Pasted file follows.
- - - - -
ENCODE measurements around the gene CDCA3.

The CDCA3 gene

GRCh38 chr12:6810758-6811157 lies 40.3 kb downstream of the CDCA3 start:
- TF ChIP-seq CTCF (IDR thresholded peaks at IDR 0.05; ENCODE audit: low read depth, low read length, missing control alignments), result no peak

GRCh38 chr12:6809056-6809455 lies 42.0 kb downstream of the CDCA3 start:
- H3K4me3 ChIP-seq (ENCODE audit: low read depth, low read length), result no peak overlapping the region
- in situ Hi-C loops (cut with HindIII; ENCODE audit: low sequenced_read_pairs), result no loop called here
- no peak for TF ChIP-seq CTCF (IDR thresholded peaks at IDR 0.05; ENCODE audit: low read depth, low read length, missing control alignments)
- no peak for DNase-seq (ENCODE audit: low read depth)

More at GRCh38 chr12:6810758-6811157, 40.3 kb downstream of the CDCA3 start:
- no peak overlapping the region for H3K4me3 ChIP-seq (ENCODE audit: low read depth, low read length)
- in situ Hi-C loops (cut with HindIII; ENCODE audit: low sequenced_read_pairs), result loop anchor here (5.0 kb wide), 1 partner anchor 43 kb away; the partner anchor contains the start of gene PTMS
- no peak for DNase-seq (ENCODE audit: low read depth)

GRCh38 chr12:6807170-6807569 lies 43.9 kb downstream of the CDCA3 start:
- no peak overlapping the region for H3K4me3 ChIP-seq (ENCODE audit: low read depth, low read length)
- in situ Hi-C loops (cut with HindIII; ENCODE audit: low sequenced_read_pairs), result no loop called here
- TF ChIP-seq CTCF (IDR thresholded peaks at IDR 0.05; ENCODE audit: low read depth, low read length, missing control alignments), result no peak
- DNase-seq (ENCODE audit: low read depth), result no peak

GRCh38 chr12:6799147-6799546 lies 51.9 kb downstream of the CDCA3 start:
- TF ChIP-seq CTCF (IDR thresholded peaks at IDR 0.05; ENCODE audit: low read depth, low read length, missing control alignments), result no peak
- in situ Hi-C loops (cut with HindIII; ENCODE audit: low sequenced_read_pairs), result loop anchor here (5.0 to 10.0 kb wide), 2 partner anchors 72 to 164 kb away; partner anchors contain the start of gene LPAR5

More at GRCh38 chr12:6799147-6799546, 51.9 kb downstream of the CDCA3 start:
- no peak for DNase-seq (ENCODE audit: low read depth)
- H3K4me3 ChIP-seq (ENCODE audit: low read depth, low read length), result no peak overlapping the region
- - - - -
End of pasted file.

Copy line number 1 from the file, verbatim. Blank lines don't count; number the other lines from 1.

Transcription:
ENCODE measurements around the gene CDCA3.